Self care and extending grace and kindness to ourselves is essential to mending a wounded heart. As lovely and refreshing as gifting ourselves a pedicure, bubble bath or flowers can be, self care goes deeper than that. Self care is setting boundaries to protect and guard our heart and mind. It is learning to say “No” to others, and to ourselves. It is learning that “No” is a complete sentence and requires no justification or explanation. Self care is listening to that still, small voice that prioritizes how, and with whom, you will share the limited and valuable resource of your time. For me, that changes from day to day, and from week to week.

I am gaining the ability, and granting myself permission, to acknowledge and accept my limitations at any given time. Finding a balance is healthy, not selfish. One time I might say, “No, I cannot bring a pot of soup.” Other times I offer an alternative that will work for me, “But I could pick up some buns.” And sometimes I say, “Yes, I would love to help in that way.” Regardless of what my answer is, it has become an intentional decision which frees my heart from anxiety, bitterness, resentment and the stealing of my peace and joy.

I choose to celebrate every baby step. Every accomplishment and act of courage. They have all added up and joined to become beautiful stepping stones on my winding path to healing and recovery.

For God has not given us a spirit of fear and timidity, but of power, love, and self-discipline. 2 Timothy 1:7

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9 thoughts on “No, I Didn’t Bring a Pot of Soup

    • It is an absolutely empowering verse. I have muttered it under my breath so many times in the last three years. When first confronting my husband, driving to my first counselling appointment, walking into my recovery group, and well, pretty much every intimidating or scary situation I face. And then I am filled with the courage to face my giants!

      It is hard to say “No” to others. But it is definitely a healthy skill that everyone should learn and use appropriately. Interestingly, this is a line from my Jesus Calling devotional this morning:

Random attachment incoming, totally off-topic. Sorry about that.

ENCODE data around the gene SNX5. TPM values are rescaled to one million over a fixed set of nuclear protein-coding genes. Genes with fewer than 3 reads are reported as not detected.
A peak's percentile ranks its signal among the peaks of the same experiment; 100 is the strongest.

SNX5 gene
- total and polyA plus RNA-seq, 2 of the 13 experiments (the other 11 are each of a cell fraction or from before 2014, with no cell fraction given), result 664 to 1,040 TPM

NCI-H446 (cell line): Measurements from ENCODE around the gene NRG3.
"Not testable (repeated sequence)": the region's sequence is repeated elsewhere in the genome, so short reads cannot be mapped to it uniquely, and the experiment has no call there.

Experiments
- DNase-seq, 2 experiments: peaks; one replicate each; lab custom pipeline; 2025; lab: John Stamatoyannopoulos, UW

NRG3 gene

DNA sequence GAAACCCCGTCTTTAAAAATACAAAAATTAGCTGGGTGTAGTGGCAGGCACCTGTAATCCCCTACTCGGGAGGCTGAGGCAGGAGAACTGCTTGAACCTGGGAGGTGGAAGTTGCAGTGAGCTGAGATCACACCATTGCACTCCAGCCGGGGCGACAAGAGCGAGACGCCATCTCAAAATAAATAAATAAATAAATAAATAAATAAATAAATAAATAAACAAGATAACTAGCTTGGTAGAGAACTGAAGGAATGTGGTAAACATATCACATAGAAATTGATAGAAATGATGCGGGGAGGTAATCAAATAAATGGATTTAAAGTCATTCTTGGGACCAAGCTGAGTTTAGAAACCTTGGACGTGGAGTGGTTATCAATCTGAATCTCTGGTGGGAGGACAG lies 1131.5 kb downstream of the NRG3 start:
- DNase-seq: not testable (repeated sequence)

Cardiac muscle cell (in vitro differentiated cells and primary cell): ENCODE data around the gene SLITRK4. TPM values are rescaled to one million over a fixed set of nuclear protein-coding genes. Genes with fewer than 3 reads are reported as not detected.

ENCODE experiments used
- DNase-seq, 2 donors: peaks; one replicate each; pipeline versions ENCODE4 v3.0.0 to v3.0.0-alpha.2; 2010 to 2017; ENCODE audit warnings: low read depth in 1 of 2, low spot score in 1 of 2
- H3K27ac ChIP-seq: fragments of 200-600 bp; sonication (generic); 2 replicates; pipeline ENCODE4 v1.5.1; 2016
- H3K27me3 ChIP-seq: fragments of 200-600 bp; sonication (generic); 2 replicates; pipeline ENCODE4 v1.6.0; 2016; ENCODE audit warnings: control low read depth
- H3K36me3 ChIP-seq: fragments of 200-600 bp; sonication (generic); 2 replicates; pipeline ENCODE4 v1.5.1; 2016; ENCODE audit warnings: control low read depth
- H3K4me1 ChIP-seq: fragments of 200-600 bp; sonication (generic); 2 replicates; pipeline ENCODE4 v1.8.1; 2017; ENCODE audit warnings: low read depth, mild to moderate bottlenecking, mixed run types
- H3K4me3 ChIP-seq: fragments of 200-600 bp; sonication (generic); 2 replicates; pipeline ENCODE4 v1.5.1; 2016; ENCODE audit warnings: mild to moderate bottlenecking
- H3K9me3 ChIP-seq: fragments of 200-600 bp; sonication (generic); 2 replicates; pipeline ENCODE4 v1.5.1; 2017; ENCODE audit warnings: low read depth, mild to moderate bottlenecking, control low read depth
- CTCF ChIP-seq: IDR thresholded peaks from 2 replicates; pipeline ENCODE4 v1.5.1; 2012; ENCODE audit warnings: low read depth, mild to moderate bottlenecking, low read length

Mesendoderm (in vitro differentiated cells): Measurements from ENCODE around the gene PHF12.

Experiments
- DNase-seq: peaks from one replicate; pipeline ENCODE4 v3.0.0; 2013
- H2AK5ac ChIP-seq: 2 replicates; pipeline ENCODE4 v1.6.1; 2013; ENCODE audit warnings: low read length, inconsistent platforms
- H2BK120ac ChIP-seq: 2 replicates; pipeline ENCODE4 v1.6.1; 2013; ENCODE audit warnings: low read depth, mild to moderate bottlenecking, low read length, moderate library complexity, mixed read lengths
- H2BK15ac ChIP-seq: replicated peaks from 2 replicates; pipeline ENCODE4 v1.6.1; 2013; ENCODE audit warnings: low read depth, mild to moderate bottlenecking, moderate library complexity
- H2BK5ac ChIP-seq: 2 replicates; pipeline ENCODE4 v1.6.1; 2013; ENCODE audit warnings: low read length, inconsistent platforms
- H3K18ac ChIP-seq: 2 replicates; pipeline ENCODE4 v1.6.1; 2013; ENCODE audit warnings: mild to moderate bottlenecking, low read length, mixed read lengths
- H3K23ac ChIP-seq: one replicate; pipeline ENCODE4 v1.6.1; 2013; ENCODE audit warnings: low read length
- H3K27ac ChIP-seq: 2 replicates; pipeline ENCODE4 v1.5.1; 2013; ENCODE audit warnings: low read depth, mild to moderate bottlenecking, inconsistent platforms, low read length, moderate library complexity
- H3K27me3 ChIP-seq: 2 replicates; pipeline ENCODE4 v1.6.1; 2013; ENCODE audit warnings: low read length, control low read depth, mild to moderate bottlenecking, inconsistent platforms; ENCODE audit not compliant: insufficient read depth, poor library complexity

“There are many burned-out Christians who think more is always better, who deem it unspiritual to say no.”
      However, this is a lesson for anyone’s emotional, mental and physical health, regardless of their faith or involvement in recovery.

      Liked by 1 person

  1. Good on you for standing up for yourself and not stressing yourself out trying to make something just to appease someone else 👍🏼. Sometimes it’s hard to set boundaries that go against “proper etiquette” or someone’s expectations, even if it’s the right thing to do for your own health. I’m not good at it either, so to avoid the conflict I probably just wouldn’t have even gone.
    I love this, “I imagine God standing behind The Church Lady laughing and giving me a wink.”😂

    Liked by 2 people

    • Avoidance has always been my primary tool. I still have tendencies to choose that option, and will at times when I just don’t want the drama of it all. So I don’t win this battle every time.

      I find church one of the most difficult places to say no. That “proper etiquette” thing where I am pressured and made to feel guilty if I say no to serving and ministering. Like it somehow lessens my character and spirituality. I have had times when that is outright insinuated to me, but mostly it is my own perceptions and insecurities.

      Liked by 1 person

    • Thank you for your feedback. This is one of my favourite posts I have written because I had so much fun writing it. And thank you for the nomination – my first one for the quote challenge. I won’t be able to participate this week but just might do it next week, if the delay in timing is okay.

      Like